Wednesday, June 1, 2016

THE LONGEST DAY (June 6, 1944) by Shirley Martin

It’s ironic that the first  person who coined the term, the longest day, was a German officer.  (Erwin Rommel,, The Desert Fox.)  Indeed, it must have seemed like the longest day to both Germans and Allies alike.

For a long time, Russia’s Stalin had urged the western Allies–the British and Americans–to open up a western front against Germany.  Russia had borne the brunt of the German onslaught for years, suffering horrific losses in desperate and cruel fighting.

Since 1943, the British and Americans had planned this second front, code-named Operation Overlord.  Now on the morning of June 6, 1944, all of that planning had come to fruition.  But it had been a long, tortuous  path that led to the operation.

Prior to June, ‘44, the Germans realized that the western Allies would  open up a second front.  Under Rommel’s stewardship, they had labored on the Atlantic Wall, a series of mines and obstacles meant to stop the Allies upon landing on the coast of France.  Yet much work remained to be done on the Atlantic Wall.

The narrowest distance across the English Channel between England and France is the Pas de Calais.  That would be the logical route the Allies would take and what the Germans would expect.  For that very reason, the Allies chose the Normandy coast on which to land.  The Allies launched an elaborate deception, code-named Fortitude, meant to fool the Germans into thinking that the landing would occur at the Pas de Calais.  A phony army with phony messages was created.

The English general Mongtomery devised a plan in which the British and Canadians would land on three Normandy beaches, and the Americans would land on two.  East to west, the British  beaches were Sword, Juno, and Gold.  The Americans would land on Omaha and Utah beaches.  As the head of SHAEF, (Supreme Headquarters, Allied Expeditionary Force) General Eisenhower approved  this plan.

As the planning for the invasion progressed, the southern English coast was alive with over 6,000 ships and 4,000 landing craft.  Operation Neptune, the naval plan, included a bombardment force of 7 battleships, 23 cruisers, and 104 destroyers.  Their role was to destroy the coastal batteries of the Atlantic Wall.

The Allies had overwhelming air superiority.   The German Luftwaffe was only a shadow of its former power.

For years, the French Underground  had waited for this moment and knew the part they were to play.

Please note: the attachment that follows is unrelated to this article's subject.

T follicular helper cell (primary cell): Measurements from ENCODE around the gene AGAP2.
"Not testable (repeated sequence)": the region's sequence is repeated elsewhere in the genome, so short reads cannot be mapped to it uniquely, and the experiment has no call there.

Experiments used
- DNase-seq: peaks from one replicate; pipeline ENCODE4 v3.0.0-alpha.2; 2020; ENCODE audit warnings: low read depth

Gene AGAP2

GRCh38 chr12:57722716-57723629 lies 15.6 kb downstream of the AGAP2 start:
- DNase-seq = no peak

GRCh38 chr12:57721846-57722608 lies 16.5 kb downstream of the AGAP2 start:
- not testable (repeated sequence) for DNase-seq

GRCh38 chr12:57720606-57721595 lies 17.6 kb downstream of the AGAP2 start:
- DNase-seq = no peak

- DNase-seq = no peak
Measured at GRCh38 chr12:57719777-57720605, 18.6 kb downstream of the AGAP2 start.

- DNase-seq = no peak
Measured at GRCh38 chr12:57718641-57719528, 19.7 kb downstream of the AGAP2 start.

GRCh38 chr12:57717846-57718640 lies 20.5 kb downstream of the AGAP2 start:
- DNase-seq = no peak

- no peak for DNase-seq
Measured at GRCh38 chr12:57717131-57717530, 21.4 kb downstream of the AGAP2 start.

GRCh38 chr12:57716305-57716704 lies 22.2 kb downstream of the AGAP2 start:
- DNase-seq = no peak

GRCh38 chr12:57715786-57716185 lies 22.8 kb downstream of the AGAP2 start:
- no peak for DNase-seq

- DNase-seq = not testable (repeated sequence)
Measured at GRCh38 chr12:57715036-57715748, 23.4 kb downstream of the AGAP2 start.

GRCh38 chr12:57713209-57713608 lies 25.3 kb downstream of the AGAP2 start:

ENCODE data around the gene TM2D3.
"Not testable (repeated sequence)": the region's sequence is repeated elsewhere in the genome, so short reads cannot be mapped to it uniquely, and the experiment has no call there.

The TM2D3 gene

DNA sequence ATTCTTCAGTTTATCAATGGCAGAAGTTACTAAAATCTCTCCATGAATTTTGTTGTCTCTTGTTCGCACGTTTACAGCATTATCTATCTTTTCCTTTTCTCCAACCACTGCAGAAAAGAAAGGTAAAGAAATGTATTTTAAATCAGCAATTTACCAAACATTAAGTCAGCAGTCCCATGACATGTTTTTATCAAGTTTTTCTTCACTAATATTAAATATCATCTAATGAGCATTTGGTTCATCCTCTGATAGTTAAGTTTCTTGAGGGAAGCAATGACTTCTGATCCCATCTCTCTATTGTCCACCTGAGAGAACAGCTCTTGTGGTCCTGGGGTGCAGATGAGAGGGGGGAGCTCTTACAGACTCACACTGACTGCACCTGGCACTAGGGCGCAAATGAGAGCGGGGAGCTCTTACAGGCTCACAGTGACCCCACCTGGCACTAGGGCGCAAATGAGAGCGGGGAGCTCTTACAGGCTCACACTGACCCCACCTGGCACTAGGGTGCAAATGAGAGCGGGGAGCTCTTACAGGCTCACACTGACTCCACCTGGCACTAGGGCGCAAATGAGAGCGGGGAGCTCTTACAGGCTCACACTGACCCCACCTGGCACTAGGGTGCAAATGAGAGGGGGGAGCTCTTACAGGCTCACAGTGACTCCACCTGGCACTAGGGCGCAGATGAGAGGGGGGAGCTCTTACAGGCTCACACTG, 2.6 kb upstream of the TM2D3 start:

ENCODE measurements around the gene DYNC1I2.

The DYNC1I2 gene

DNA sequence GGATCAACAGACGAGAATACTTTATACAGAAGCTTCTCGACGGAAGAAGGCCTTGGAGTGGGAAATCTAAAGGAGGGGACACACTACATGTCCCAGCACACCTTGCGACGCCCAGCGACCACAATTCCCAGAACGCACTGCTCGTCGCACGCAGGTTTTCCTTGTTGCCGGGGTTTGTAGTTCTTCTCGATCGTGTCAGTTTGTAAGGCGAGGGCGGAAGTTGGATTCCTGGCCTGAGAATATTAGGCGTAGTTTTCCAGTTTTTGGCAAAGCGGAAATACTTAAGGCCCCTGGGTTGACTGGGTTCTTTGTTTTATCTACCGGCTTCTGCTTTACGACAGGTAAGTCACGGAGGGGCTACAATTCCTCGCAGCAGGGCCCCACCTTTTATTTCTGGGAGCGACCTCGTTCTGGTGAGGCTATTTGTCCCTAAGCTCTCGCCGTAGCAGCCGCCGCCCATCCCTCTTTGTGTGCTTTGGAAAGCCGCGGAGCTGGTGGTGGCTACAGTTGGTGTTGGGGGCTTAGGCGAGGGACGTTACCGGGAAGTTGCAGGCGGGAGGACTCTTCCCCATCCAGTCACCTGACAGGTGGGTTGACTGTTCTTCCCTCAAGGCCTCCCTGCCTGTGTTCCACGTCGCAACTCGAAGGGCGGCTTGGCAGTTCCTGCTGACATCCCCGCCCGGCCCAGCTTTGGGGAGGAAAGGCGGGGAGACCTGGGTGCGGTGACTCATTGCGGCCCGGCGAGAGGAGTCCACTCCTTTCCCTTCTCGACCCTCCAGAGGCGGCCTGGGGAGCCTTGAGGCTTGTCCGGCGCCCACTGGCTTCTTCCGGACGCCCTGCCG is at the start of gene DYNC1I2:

After all the months and years of planning every large and small detail, the success of Overlord hinged on one factor:  the weather.  Sea and sky turned stormy in the Channel at the end of the first week of June.  June 4 was the day Eisenhower and Montgomery had chosen to launch the invasion.  On that day, heavy winds and waves buffeted the Channel.  The invasion had to be cancelled for that day.  However, the meteorologist had good news.  There would be a window of better weather on the morning of June 6.

Operation  Overlord  began fifteen minutes after midnight on the morning of June 6.  At that moment, men of the 101st and 82nd airborne divisions stepped out of the planes into a moonlit night over Normandy.  Five minutes later and 50 miles away, men of the British 6th Airborne division plunged out of their planes.  These men were the pathfinders,, the men who were to light the dropping zones for the paratrooper infantry that was soon to follow.  German flak drove many of these planes far off-course, and many of these paratroopers landed miles from their DZ.  Some were dropped in the river, and weighed down with eighty pounds of supplies on their backs, simply drowned.

As paratroopers fought the enemy near the coast of Normandy, the greatest armada the world had ever known began to gather off these beaches, almost 5,000 ships carrying 200,100 soldiers, sailors, and coast guardsmen.  The sky thundered with the passage of aircraft, and coastlines began to disappear with smoke and dust as the airplanes dropped bombs.

During the bombardment, the British, Canadians, and Americans debarked from the landing craft and waded ashore while the Germans fired from their concrete fortifications.  The Allies picked their way between the shore obstacles , diving for cover from enemy fire, and struggling to reach the shelter of the cliffs.  Many men didn’t make it to shore, falling in a hail of German bullets.  Many others helped their wounded to the shore.

For much of the morning, the fate of the free world was held in the balance, Omaha beach faring the worst.

Had the invasion failed, Eisenhower had prepared a message to deliver in which he took full blame for the Allied defeat.   Instead, by 9 a.m. local time, he delivered this message:

“Peoples of western Europe.  A landing was made this morning on the coast of France by troops of the Allied Expeditionary Force.   This landing is part of the concerted Untied Nations plan for the liberation of Europe, made in conjunction with  our great Russian allies. . . .
This landing is but the opening phase of the campaign in Western Europe .  Great battles lie ahead.   I call upon all who love freedom to stand with us.  Keep your faith staunch –our arms are resolute.  Together we shall achieve victory.”

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